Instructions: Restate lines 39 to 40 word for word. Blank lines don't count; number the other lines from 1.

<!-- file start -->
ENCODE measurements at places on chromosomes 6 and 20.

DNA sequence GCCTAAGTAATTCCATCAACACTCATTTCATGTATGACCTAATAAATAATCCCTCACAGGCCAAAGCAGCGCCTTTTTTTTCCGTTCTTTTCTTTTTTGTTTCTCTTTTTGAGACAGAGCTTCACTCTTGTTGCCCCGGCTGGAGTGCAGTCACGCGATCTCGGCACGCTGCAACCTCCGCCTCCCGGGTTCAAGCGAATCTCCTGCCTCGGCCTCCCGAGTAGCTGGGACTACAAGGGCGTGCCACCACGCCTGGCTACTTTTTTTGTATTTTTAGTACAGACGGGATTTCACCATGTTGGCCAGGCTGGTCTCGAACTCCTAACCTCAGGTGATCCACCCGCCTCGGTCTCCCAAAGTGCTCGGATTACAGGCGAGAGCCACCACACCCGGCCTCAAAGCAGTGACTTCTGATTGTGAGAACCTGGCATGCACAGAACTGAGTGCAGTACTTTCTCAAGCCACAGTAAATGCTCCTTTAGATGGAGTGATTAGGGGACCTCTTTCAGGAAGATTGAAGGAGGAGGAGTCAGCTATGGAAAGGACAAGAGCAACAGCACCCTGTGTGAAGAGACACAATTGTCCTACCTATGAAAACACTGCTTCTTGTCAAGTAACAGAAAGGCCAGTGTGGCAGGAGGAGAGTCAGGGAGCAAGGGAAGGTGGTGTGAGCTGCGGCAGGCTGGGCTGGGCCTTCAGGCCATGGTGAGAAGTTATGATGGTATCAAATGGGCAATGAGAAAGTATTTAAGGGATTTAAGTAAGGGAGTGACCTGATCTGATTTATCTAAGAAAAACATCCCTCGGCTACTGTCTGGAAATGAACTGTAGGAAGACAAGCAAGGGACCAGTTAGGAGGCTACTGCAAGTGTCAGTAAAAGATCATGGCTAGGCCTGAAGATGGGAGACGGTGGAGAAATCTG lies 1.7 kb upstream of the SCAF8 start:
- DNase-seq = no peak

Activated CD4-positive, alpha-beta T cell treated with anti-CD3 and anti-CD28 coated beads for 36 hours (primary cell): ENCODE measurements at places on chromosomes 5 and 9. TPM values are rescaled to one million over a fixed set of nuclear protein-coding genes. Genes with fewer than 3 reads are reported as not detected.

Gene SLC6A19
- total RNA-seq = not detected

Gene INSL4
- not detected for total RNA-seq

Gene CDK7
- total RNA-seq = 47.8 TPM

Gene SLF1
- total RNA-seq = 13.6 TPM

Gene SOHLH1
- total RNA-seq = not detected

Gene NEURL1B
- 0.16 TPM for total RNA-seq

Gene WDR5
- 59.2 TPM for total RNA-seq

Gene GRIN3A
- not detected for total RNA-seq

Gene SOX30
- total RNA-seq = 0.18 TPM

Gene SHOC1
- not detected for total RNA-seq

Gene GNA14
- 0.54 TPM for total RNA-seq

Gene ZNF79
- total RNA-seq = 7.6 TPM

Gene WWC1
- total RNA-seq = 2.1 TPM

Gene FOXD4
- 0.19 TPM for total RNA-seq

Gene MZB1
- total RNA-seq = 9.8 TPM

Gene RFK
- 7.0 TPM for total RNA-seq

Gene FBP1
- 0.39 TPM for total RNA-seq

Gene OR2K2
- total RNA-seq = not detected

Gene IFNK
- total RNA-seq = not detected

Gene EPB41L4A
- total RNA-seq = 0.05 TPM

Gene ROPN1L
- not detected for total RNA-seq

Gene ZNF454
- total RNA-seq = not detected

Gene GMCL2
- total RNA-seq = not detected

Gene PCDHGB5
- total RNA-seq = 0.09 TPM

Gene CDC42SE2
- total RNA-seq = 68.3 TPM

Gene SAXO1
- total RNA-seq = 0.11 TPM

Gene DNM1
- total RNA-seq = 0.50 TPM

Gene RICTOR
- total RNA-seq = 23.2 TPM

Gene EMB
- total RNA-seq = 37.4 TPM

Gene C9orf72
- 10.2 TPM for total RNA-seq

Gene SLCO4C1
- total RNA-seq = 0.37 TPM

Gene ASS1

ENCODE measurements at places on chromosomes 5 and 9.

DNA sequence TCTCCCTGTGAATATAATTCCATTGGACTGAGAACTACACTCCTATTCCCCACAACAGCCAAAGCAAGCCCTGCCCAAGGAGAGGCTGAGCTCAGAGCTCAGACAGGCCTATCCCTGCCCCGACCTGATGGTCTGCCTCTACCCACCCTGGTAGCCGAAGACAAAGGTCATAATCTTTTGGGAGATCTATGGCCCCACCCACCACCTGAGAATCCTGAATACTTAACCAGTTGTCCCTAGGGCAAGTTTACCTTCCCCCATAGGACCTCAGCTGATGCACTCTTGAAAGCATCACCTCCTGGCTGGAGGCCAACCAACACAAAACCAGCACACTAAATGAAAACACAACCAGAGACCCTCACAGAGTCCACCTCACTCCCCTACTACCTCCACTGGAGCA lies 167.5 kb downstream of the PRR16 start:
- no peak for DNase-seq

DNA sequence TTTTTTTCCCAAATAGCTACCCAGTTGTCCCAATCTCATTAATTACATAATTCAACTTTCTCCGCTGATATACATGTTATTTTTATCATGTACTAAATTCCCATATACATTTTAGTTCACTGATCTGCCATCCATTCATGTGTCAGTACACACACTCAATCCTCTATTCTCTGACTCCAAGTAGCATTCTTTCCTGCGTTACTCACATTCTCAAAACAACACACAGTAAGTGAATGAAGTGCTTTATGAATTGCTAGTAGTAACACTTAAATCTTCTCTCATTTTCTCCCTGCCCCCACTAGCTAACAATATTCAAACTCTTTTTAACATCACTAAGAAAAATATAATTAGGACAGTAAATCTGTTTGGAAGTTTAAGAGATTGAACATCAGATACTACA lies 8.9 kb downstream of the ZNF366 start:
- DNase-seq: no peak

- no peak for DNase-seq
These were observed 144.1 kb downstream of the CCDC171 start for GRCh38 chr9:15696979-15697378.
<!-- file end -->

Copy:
Gene OR2K2
- total RNA-seq = not detected